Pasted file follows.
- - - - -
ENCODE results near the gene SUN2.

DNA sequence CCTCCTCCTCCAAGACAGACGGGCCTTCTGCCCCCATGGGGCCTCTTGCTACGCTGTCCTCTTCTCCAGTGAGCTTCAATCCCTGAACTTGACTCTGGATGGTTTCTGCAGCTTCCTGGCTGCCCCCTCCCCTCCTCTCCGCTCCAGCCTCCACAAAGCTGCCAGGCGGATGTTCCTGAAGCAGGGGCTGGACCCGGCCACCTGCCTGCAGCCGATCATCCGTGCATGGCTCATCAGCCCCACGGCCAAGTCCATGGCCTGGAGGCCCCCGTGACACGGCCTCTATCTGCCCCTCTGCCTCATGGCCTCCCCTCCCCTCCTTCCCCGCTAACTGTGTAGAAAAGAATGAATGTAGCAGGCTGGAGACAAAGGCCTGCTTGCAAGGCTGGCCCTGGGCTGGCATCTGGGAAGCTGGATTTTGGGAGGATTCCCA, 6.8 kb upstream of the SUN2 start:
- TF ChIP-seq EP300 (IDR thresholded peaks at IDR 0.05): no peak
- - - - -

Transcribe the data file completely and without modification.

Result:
ENCODE results near the gene SUN2.

DNA sequence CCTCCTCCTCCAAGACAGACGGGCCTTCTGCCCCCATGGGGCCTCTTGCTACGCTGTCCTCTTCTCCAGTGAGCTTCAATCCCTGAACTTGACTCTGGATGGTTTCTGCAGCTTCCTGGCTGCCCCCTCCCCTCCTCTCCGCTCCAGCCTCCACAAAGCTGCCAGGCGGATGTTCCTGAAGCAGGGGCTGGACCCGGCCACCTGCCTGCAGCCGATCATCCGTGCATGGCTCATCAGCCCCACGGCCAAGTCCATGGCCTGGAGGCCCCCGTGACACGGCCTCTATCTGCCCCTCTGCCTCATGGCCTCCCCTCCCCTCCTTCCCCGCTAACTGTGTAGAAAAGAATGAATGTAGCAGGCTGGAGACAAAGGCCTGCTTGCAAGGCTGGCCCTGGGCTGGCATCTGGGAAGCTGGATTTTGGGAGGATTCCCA, 6.8 kb upstream of the SUN2 start:
- TF ChIP-seq EP300 (IDR thresholded peaks at IDR 0.05): no peak